Off the EU establishment radar since he left the top job at the European Commission in 2014 after 10 years of “outstanding” duties, former EU Commission president Jose Manuel Barroso re-joined the EU elite as Goldman Sachs chairman and senior adviser. His new job description includes advising the bank on the U.K.’s negotiations to leave the European Union. What an irony for a polititians whose job was advancing the interests of a united Europe. Now he will financially benefit from the departure of London from the Union. «His perspective, judgment and counsel will add great value to our GSI board of directors, Goldman Sachs, our shareholders and our people,” said Goldman Sachs International in a predictable and obvious statement for the press.
The Barroso hiring provoked heavy verbal firing directed at both Goldman Sachs and Barroso himself from civil society organizations and politicians.
Gianni Pittella, leader of the Socialist and Democrats group in the European Parliament, did not hesitate to call «Barroso's decision as morally and politically deplorable. After 10 years of mediocre governance of the EU, now the former EU Commission president will serve those who aim to undermine our rules and values».
Union leaders called to cut his pension from the Commission when he reaches 65 years of age.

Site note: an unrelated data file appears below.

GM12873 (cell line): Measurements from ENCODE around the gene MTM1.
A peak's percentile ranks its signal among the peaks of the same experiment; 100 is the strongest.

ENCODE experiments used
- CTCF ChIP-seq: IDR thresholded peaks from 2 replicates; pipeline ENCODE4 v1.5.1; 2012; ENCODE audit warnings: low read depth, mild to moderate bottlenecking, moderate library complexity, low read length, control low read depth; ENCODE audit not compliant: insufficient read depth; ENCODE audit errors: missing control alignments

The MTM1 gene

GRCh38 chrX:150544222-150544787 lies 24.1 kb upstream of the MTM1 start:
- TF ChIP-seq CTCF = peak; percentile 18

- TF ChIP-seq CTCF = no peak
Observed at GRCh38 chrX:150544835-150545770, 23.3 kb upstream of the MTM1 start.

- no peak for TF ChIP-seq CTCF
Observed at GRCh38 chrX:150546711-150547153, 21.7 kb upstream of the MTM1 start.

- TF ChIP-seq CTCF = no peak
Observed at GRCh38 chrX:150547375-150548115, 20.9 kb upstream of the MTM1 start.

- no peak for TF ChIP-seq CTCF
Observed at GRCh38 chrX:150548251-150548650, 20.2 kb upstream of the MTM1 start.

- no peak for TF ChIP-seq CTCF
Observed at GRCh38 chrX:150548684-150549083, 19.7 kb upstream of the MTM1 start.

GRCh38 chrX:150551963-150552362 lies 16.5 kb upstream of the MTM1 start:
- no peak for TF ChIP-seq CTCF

The outcry was reiterated by Corporate Europe Observatory. According to the non for profit organization whose mission is to expose the power of corporate lobbying in the EU, «the Goldman-Saches appointment of Barroso is scandalous but not surprising. The revolving door is just one symptom of the perverse symbiosis that exists between big business and the public authorities that should be working for the public interests. So far, the European Commissions’s response to this case has been pathetic, defending Barroso’s move to big finance as legitimate according to existing rules. Major loopholes exist in both the rules and the way in which they are implemented. CEO believes there should be a mandatory cooling-off period of at least five years for former commission presidents regarding direct and indirect corporate lobbying activities» said Nina Holland, CEO researcher and campaigner.
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